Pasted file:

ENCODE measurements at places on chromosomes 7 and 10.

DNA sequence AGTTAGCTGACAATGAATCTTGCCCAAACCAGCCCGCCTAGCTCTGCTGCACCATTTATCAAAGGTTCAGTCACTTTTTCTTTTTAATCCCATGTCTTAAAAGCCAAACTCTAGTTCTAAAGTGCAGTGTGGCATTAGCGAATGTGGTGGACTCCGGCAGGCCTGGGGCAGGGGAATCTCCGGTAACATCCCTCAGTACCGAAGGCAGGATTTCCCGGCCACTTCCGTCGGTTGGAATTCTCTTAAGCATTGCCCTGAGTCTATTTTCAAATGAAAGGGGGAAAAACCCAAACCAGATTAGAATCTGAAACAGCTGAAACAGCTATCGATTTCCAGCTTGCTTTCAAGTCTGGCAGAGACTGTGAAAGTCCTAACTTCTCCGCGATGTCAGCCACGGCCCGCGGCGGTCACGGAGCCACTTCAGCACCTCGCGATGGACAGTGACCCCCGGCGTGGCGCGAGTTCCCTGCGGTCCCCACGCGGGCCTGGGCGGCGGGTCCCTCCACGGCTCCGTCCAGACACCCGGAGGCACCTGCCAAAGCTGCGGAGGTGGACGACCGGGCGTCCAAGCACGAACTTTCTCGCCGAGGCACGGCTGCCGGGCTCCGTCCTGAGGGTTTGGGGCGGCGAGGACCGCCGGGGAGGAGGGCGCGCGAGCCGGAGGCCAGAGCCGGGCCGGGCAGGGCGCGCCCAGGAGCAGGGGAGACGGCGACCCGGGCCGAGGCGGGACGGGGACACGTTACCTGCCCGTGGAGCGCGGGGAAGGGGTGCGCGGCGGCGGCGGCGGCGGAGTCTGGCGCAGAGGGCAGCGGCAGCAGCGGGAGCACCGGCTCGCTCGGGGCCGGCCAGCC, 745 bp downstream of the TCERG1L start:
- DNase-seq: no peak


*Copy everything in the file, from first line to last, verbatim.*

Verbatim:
ENCODE measurements at places on chromosomes 7 and 10.

DNA sequence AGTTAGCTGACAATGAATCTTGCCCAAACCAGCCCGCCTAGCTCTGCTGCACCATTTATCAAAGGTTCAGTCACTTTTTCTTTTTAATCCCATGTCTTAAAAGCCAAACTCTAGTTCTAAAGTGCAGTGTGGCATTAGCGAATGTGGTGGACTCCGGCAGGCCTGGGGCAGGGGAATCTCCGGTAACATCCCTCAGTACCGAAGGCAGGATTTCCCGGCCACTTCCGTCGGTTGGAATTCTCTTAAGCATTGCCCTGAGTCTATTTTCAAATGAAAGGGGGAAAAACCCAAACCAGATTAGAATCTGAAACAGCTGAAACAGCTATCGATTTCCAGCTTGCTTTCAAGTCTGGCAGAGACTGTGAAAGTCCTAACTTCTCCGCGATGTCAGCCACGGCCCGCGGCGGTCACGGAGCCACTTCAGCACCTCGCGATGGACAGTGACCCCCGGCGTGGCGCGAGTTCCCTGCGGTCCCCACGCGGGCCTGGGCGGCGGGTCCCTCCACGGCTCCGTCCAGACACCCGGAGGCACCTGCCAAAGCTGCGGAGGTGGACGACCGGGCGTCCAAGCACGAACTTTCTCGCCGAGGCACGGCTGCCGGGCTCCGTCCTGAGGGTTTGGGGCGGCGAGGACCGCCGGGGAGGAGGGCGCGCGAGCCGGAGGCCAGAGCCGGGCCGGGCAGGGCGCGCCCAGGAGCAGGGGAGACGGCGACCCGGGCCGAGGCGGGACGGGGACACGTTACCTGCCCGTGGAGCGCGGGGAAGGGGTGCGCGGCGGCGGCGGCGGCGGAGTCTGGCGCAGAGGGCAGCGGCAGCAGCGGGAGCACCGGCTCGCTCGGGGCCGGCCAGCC, 745 bp downstream of the TCERG1L start:
- DNase-seq: no peak